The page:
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Court of Appeal, Second District, Division 7, California.

Joseph C. SHELL, Plaintiff and Respondent, v. George J. DARNEILLE, Trustee of the Liquidating Trust on Behalf and for the Benefit of the Common Stockholders of Westates Petroleum Company, Defendant and Appellant.


Decided: December 18, 1984

McCutchen, Black, Verleger & Shea and G. Richard Doty, Peter W. James and Judd L. Jordan, Los Angeles, for defendant and appellant. Richards, Watson, Dreyfuss & Gershon and Donald Stern, Los Angeles, for plaintiff and respondent.

A jury awarded plaintiff $450,000 as compensation for successfully negotiating modifications to an oil drilling lease on behalf of defendant.   Defendant claims plaintiff's recovery is barred by the statute of frauds and his breach of a fiduciary duty;  alternatively, defendant claims it is entitled to a new trial on the issue of compensation.   We reject defendant's claims and affirm the judgment.


Plaintiff Joseph Shell is a well-known figure in the California oil business and politics.   He began his work in the oil industry in 1946 and continued in that field except for the period 1953–1963 when he served in the State Legislature.   After leaving the Legislature, the combination of oil and politics led naturally to a career as a lobbyist for oil interests in the state capitol.   It was as a lobbyist for oil interests Shell first had business dealings with defendant Westates Petroleum Company.

Westates became a client of Shell's in 1971 and he represented the company through 1976.   In addition to lobbying for Westates, on two occasions Shell negotiated with the Standard Oil Company on Westates' behalf to obtain extensions of a drilling lease known as the Commercial Maine State lease (hereinafter “the lease”).   Shell neither asked for nor received any compensation for these negotiations except his out-of-pocket expenses.

In the spring of 1976, Horace Thompson, chairman of the board of directors of Westates, called Shell and asked if Shell could assist Westates once again with Standard—he indicated Westates was having new problems with this same lease.   A division of Santa Fe had made an offer to purchase Westates, but Santa Fe had demanded Westates first clear up certain problems with this lease.   Thompson explained Westates could not approach Standard directly because of a breakdown in the Westates-Standard relationship following Shell's previous negotiations.   Thompson requested Shell to intercede with Standard on Westates' behalf to obtain the new lease modifications required.   Shell told Thompson he would first have to determine whether or not he might be able to accomplish what Westates needed.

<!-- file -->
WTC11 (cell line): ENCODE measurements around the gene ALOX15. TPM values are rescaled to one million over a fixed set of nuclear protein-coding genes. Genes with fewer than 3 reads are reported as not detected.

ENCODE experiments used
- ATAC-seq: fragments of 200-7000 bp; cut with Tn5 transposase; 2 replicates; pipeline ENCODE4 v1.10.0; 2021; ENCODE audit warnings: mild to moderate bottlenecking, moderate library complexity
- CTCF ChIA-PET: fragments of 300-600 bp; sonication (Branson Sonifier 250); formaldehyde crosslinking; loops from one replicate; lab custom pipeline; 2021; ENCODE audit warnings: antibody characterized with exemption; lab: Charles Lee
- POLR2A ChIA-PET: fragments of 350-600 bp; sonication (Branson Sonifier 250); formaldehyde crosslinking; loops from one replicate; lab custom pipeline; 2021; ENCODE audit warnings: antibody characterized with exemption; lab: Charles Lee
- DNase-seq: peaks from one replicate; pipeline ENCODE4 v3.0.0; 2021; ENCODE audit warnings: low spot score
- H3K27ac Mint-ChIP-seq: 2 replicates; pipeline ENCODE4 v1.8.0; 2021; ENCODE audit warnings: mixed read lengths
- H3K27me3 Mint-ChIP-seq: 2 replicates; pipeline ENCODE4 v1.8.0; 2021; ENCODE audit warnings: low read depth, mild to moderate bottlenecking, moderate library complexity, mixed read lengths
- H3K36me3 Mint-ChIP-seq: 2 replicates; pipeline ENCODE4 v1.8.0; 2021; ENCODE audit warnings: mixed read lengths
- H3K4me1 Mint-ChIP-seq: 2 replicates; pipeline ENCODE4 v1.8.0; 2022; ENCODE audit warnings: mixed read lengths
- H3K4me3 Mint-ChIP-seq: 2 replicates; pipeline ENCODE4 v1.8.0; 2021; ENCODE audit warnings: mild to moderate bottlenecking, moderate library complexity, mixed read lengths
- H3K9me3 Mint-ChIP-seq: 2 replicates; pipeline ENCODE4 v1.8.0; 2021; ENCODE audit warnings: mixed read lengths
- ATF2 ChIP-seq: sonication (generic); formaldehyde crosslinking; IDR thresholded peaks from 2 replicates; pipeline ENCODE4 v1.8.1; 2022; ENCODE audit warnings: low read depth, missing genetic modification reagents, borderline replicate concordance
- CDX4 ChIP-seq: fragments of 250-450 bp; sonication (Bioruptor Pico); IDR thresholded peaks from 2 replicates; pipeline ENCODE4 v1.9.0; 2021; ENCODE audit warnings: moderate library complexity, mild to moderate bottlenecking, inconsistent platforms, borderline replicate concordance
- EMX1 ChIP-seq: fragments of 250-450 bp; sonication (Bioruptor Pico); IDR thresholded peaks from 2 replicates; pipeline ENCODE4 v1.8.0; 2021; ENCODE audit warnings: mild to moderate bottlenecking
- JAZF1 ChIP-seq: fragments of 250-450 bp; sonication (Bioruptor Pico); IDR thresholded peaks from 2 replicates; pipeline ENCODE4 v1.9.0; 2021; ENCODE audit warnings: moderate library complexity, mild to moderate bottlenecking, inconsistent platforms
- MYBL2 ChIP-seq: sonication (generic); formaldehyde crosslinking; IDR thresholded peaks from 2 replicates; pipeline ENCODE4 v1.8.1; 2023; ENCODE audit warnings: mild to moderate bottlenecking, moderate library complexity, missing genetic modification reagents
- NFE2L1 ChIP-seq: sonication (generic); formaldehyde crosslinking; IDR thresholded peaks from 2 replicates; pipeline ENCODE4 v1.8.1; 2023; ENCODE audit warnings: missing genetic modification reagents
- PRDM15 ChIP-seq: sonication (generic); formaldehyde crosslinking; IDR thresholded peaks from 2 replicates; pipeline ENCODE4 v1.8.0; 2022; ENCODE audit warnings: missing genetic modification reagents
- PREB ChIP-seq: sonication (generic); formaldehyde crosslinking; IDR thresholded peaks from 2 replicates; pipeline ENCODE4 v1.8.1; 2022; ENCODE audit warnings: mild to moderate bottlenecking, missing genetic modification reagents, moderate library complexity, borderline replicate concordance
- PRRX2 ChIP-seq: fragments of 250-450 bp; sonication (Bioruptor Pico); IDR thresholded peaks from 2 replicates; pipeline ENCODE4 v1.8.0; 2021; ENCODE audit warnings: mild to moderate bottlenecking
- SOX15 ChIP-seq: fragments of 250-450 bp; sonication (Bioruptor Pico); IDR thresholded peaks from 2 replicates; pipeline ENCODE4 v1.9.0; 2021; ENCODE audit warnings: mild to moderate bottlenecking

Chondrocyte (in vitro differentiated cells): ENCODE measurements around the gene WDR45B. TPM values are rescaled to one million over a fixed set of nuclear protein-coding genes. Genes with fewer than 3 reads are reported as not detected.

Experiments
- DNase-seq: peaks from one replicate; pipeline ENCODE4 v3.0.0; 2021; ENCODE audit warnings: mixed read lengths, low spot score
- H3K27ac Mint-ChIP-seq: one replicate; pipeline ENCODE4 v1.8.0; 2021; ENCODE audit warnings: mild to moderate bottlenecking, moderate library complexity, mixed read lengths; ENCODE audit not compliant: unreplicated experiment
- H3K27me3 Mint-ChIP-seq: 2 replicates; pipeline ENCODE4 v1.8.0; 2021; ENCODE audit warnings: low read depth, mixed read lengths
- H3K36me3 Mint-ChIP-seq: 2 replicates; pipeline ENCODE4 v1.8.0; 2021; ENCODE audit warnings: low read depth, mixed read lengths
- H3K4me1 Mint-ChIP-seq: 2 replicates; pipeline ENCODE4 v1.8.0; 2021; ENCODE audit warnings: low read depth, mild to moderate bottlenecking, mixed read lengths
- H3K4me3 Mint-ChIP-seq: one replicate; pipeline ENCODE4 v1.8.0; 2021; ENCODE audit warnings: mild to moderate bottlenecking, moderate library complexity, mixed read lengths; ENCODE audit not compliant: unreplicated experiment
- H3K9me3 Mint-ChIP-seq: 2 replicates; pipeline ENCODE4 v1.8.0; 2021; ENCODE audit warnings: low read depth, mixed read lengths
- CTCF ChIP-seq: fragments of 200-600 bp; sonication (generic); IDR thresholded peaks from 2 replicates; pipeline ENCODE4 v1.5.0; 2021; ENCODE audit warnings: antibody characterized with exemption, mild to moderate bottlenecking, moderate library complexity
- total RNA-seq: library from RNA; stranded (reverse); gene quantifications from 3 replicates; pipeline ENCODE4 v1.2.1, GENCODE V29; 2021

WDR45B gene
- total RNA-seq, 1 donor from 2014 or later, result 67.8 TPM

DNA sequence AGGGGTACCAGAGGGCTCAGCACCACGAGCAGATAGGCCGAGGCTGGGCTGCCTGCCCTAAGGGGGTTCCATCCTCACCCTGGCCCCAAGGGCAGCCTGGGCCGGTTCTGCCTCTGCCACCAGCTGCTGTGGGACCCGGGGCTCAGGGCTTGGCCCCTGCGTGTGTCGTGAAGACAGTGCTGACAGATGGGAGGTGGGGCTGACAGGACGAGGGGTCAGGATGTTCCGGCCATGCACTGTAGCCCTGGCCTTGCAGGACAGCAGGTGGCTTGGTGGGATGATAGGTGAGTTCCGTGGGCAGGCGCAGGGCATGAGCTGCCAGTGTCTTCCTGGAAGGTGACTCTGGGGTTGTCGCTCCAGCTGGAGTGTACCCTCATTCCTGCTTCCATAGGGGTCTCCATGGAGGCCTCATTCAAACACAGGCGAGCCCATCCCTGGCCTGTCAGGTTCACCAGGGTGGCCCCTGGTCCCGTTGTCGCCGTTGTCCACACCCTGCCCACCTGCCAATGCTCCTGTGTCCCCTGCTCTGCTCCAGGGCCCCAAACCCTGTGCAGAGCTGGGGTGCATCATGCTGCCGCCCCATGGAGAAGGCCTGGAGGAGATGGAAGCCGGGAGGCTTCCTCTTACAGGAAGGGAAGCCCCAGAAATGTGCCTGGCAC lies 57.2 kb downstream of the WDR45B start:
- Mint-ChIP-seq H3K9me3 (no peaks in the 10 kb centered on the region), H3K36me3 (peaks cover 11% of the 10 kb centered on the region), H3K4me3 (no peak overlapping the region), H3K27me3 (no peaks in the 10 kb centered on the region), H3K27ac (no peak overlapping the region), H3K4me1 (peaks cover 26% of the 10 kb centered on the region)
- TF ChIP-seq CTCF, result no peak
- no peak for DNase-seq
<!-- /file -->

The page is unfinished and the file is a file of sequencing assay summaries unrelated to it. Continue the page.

In early June of 1976, Shell told Thompson he thought he could obtain the requested modifications to the lease from Standard.   As discussed more fully below, Shell and Thompson then specifically agreed any work Shell did to obtain the desired lease modifications for Westates was outside the scope of the lobbying agreement between Shell and Westates.   Shell explicitly contrasted the existing 1976 situation with that which had existed during 1971 when he had negotiated the lease amendments for Westates, and he further stated that this time he insisted upon being properly compensated.   Shell told Thompson he still was not certain he could accomplish what Westates required, and he would bill nothing for his services if he were unsuccessful and the Westates purchase by Santa Fe was not consummated.   However, if he were successful, Shell told Thompson, he would expect to be paid the full fair and reasonable value of what he was able to accomplish for Westates.   Thompson agreed, and told Shell he would see Shell was “adequately compensated” if he were successful.

Shell and Thompson agreed if Shell were to be successful they would then determine the value to Westates of what Shell had accomplished, and they would then set the level of Shell's compensation, based upon what Shell had obtained for Westates.

Shell testified that although he knew the lease modifications he was hired to obtain were very valuable, at the time he was hired by Thompson he did not know the full extent of their value.   However, although the actual numbers concerning the value of the lease rights Shell was hired to obtain were not then known to either of them, Shell testified he and Thompson agreed Shell's compensation would be based on the value of what Shell obtained for Westates.

In a subsequent telephone conversation between Shell and Thompson, Thompson stated that Westates' board of directors had approved Shell's hiring for this task.   Up to this point, the agreement between Shell and Thompson was oral.   Thompson later executed a writing which stated Westates hired Shell and expected to pay him.

Shell and Thompson subsequently orally agreed the compensation to be paid by Westates to Shell would be based upon Shell's obtaining modifications to the lease which they agreed increased its value by $9 million.

Shell was able to obtain the necessary modifications to the lease—principally secondary recovery rights which constituted most of the value of the lease as far as the prospective purchaser of Westates' assets, Santa Fe, was concerned.

Basing the value of his services to Westates at $9 million, Shell requested a 10 percent commission, $900,000.   Westates offered $25,000.   Shell rejected this offer and sued to recover on his contract with Westates.


A. Liability Issues

Westates denies liability under the agreement based on the statute of frauds and Shell's alleged breach of a fiduciary duty.

1. The Statute of Frauds Is Not Applicable to the Agreement Between Shell and Westates